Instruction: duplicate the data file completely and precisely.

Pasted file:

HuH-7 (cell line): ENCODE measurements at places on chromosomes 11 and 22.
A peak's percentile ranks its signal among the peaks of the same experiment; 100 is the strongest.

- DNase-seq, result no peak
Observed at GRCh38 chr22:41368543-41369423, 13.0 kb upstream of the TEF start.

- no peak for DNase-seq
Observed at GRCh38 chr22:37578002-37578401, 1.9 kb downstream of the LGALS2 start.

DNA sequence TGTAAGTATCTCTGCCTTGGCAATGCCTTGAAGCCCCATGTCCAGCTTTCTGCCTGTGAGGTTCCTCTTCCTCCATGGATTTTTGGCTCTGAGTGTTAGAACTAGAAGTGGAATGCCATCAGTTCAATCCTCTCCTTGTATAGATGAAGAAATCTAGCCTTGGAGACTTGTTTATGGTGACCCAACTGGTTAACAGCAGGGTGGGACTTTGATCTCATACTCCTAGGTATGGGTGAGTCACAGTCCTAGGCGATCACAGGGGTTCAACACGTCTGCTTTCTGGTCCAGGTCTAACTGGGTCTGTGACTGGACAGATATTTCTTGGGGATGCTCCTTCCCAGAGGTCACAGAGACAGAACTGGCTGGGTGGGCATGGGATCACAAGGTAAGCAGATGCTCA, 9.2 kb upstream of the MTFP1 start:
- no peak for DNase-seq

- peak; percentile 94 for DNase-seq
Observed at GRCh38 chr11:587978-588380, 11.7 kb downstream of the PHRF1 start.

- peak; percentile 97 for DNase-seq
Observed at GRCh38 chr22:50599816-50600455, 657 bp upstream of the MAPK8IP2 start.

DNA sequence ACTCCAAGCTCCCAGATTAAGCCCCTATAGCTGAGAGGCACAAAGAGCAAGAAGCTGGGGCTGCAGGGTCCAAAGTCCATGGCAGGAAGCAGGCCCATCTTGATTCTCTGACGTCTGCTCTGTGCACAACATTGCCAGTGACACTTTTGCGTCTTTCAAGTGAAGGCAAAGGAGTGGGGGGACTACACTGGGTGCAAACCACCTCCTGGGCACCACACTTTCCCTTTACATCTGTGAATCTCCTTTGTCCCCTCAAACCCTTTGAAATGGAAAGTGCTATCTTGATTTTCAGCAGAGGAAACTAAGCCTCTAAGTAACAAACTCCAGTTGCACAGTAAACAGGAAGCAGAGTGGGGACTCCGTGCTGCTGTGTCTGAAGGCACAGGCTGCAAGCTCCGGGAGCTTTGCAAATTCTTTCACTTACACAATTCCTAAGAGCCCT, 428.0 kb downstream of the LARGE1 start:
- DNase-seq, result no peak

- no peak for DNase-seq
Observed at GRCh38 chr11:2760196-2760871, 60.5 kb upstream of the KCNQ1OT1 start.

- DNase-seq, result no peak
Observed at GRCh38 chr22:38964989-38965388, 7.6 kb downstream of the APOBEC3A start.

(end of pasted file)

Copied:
HuH-7 (cell line): ENCODE measurements at places on chromosomes 11 and 22.
A peak's percentile ranks its signal among the peaks of the same experiment; 100 is the strongest.

- DNase-seq, result no peak
Observed at GRCh38 chr22:41368543-41369423, 13.0 kb upstream of the TEF start.

- no peak for DNase-seq
Observed at GRCh38 chr22:37578002-37578401, 1.9 kb downstream of the LGALS2 start.

DNA sequence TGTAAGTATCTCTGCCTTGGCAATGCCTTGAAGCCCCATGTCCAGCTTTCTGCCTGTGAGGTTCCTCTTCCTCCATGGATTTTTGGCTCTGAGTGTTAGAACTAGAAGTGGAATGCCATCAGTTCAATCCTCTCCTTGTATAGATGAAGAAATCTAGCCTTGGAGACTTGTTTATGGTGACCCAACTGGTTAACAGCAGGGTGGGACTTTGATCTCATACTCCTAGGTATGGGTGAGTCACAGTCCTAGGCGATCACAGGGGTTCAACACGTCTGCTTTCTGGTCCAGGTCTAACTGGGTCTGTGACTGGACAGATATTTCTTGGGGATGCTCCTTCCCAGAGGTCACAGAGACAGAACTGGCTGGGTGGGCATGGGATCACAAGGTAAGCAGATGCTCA, 9.2 kb upstream of the MTFP1 start:
- no peak for DNase-seq

- peak; percentile 94 for DNase-seq
Observed at GRCh38 chr11:587978-588380, 11.7 kb downstream of the PHRF1 start.

- peak; percentile 97 for DNase-seq
Observed at GRCh38 chr22:50599816-50600455, 657 bp upstream of the MAPK8IP2 start.

DNA sequence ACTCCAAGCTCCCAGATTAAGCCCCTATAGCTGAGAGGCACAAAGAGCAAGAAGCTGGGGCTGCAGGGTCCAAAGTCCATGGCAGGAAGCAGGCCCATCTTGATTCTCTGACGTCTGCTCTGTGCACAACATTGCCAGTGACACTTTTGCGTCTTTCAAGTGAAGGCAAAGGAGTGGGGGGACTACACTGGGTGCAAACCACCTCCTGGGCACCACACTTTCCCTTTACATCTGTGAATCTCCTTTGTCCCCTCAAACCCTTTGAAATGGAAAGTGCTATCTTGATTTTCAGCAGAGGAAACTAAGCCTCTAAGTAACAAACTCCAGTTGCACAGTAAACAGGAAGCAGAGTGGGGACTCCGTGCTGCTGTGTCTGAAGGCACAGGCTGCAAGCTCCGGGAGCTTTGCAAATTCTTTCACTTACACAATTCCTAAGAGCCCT, 428.0 kb downstream of the LARGE1 start:
- DNase-seq, result no peak

- no peak for DNase-seq
Observed at GRCh38 chr11:2760196-2760871, 60.5 kb upstream of the KCNQ1OT1 start.

- DNase-seq, result no peak
Observed at GRCh38 chr22:38964989-38965388, 7.6 kb downstream of the APOBEC3A start.